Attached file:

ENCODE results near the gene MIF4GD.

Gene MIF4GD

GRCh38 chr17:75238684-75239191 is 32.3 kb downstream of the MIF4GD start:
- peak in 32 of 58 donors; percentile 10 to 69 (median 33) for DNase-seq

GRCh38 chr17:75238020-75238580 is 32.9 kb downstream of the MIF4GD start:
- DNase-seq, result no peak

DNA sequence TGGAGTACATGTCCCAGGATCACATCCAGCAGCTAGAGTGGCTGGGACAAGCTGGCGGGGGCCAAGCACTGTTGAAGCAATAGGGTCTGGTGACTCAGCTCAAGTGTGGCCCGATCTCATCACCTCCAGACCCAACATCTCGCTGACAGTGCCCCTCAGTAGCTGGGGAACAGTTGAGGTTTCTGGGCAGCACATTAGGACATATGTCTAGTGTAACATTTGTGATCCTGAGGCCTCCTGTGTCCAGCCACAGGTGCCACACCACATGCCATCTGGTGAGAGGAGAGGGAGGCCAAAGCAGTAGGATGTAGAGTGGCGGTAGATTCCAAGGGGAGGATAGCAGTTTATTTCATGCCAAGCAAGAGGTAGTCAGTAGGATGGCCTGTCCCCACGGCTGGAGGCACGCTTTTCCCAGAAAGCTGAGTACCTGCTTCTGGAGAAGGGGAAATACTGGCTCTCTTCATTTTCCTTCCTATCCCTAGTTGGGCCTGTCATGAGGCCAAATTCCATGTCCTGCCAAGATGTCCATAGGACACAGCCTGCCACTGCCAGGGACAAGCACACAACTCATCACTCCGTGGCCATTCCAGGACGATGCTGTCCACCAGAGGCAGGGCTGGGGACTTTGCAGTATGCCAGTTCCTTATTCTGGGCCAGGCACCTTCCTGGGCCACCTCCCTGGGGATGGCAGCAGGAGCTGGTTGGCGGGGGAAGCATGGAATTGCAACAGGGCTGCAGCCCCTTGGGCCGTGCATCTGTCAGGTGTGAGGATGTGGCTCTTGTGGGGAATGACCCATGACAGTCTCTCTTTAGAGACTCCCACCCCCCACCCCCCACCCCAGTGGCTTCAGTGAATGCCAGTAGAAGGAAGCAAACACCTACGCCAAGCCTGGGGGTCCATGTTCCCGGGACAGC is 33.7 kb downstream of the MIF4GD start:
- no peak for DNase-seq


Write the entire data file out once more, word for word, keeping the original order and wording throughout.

ENCODE results near the gene MIF4GD.

Gene MIF4GD

GRCh38 chr17:75238684-75239191 is 32.3 kb downstream of the MIF4GD start:
- peak in 32 of 58 donors; percentile 10 to 69 (median 33) for DNase-seq

GRCh38 chr17:75238020-75238580 is 32.9 kb downstream of the MIF4GD start:
- DNase-seq, result no peak

DNA sequence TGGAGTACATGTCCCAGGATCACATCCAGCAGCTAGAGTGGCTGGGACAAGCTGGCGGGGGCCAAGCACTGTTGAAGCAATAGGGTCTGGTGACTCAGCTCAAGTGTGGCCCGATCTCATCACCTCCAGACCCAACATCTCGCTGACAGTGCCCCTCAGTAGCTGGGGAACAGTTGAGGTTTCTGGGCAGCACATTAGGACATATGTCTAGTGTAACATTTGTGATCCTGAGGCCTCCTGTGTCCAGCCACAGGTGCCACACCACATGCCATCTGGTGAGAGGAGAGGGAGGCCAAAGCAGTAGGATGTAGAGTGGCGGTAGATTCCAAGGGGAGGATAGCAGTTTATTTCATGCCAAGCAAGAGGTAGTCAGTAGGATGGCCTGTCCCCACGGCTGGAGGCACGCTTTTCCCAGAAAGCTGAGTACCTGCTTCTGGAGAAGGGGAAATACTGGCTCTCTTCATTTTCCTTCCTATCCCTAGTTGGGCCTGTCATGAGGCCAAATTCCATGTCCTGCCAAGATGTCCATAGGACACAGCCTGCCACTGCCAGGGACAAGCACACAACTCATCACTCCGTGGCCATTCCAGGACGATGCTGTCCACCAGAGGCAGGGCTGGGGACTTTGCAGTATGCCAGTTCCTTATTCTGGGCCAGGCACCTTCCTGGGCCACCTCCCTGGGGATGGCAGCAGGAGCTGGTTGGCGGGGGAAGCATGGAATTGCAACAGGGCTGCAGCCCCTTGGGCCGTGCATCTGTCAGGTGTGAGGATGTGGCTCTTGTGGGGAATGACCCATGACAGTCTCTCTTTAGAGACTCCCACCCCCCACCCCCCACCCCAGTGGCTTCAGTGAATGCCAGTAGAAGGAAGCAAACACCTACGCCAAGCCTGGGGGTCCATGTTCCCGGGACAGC is 33.7 kb downstream of the MIF4GD start:
- no peak for DNase-seq